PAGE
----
Performance measurement as a tool for the Design Manager to control the design process was developed and partially tested. The initiative stemmed from the idea that traditional quality checks and control instruments are lagging, and give the Design Manager limited chance of control over the process and products of the design process. By introducing a system that indicates the trends of crucial aspects of the design process, the Design Manager will become better equipped with tools to support decisions based on a factual foundation rather than on intuition. The results of tests conducted in four projects[1] show that the tested indicators are functional and give effect when implemented in the design process. Full testing of the performance measurement system was not performed due to resource limitations within the projects. However, the results indicated that by introducing performance measurement into the process, the Design Manager has a powerful tool to support the planning and scheduling, and a tool for gaining control during the process that ultimately leads to better quality design material.


The four initiatives presented in the thesis could have an impact on the reliability, efficiency, and effectiveness of the design process. Following the implementation of these findings, the beneficial effects are likely to be experienced in several arenas. The four initiatives are expected to support the education of future Design Managers, providing them with extensive knowledge of important aspects of their role. Research on design management could benefit from the findings presented in the thesis and test the suggestions for further development and insights. In addition, the practitioners of design management will benefit from the findings of the research, given their willingness to adapt and change traditional methods. By increasing the level of knowledge with regard to both what the design management role is and how to perform it, better results, increased efficiency, and better quality design outcomes can be expected.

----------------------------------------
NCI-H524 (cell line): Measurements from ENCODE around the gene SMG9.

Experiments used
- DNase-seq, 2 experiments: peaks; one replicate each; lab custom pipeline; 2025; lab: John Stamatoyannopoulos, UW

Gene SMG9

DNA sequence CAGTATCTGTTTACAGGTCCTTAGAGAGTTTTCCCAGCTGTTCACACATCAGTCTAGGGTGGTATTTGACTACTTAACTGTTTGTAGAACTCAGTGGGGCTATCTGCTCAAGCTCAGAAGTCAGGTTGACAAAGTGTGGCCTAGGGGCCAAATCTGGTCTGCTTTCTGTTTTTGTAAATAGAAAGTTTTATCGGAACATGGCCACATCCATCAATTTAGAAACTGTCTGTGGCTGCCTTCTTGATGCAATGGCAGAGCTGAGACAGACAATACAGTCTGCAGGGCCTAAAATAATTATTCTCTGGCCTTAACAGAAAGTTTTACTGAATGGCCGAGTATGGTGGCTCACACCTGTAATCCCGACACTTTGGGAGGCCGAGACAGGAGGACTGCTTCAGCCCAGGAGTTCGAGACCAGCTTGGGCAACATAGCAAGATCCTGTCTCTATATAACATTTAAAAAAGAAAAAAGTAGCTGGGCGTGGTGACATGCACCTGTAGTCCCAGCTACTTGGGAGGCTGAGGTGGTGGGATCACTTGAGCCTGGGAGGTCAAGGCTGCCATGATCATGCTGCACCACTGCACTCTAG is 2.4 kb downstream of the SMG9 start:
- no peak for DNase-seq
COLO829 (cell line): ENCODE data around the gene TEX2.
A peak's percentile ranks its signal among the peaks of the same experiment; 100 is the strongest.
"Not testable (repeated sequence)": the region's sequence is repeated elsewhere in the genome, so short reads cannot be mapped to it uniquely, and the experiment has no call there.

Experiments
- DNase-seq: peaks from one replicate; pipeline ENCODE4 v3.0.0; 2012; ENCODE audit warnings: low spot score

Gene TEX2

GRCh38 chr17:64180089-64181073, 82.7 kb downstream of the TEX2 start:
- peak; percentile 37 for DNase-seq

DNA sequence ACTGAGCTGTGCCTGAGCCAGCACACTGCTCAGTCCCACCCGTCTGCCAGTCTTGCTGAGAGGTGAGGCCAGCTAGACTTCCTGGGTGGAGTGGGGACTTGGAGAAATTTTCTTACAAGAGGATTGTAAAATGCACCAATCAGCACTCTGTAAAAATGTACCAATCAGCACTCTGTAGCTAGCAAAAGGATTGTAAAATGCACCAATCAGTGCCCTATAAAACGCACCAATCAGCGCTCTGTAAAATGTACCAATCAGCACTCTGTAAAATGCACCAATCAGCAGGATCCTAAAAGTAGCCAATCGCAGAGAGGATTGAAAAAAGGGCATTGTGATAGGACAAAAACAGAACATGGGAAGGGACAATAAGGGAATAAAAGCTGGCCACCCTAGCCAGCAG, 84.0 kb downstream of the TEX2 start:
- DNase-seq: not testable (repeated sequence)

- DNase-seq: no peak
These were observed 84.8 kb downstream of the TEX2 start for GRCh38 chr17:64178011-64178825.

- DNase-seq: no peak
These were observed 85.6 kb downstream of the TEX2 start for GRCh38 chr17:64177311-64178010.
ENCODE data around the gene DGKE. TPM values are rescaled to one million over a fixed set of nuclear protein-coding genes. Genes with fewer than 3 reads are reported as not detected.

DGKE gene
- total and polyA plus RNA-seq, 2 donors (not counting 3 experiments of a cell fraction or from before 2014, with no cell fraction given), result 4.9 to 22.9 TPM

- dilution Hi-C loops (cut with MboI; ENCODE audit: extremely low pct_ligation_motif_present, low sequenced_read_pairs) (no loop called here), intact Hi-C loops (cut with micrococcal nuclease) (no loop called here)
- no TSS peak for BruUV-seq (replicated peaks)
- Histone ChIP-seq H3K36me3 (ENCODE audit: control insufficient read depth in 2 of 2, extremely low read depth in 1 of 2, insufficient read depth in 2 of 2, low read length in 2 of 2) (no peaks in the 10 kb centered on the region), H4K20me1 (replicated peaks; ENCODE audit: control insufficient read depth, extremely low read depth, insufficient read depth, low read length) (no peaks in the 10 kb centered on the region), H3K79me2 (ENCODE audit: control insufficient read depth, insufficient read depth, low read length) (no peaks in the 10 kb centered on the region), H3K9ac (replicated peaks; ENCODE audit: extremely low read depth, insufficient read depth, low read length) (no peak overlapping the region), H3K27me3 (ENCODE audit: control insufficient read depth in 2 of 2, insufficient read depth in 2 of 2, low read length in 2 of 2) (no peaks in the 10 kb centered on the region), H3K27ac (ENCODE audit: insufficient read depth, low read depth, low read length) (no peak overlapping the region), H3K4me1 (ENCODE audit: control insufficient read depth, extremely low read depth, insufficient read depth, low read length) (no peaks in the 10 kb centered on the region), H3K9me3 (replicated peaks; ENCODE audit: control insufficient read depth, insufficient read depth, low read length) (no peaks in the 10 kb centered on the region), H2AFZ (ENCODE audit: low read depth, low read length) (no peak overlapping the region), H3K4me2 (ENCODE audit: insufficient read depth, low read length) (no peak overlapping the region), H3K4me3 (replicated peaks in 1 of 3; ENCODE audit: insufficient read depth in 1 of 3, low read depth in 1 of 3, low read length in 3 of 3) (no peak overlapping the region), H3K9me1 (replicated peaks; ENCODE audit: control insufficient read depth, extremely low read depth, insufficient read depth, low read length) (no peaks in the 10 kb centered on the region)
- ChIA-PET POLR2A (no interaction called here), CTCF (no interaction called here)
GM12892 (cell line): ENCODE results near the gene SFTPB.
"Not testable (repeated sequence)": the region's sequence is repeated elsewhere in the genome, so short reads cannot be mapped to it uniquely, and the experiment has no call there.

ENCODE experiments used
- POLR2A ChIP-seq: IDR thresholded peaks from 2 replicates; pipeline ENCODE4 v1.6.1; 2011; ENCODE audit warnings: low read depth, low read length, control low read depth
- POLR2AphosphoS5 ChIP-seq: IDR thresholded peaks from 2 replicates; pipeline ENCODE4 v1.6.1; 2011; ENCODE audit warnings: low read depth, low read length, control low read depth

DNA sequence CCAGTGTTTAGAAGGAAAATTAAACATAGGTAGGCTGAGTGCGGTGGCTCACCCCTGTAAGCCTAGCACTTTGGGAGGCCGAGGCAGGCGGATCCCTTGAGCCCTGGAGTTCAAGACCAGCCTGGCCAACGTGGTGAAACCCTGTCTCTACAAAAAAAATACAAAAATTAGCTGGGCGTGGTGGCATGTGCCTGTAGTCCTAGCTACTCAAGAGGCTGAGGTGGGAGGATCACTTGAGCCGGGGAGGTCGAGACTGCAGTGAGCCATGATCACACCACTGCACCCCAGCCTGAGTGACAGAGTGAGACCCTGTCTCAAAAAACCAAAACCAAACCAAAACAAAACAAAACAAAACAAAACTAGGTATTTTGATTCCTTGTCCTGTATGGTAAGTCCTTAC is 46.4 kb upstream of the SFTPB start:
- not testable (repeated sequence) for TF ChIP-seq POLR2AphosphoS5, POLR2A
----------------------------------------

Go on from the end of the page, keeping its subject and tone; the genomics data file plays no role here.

The thesis concludes with a discussion of the contribution to both knowledge and practice. Two of four separate initiatives have pushed the knowledge in their respective areas to a new frontier. The remaining two stretches the borderline of knowledge and supports the seminal two initiatives. Together, the internal relations between the areas have been identified. The contribution to practice is presented in the form of a framework and tools and methods that are easy to comprehend and easy to implement within organizations and execute in construction projects. Given these changes, increased efficiency and effectiveness will become apparent during the course of the design process. The main contributions of the thesis can be summarized as follows:

  • The governance system for design management
  • The taxonomy of waste in design with its appurtenant countermeasures
  • Practical advice for the facilitation of planning, scheduling, and control in the operational phase of the design process
  • A new system of performance measurement in the design process.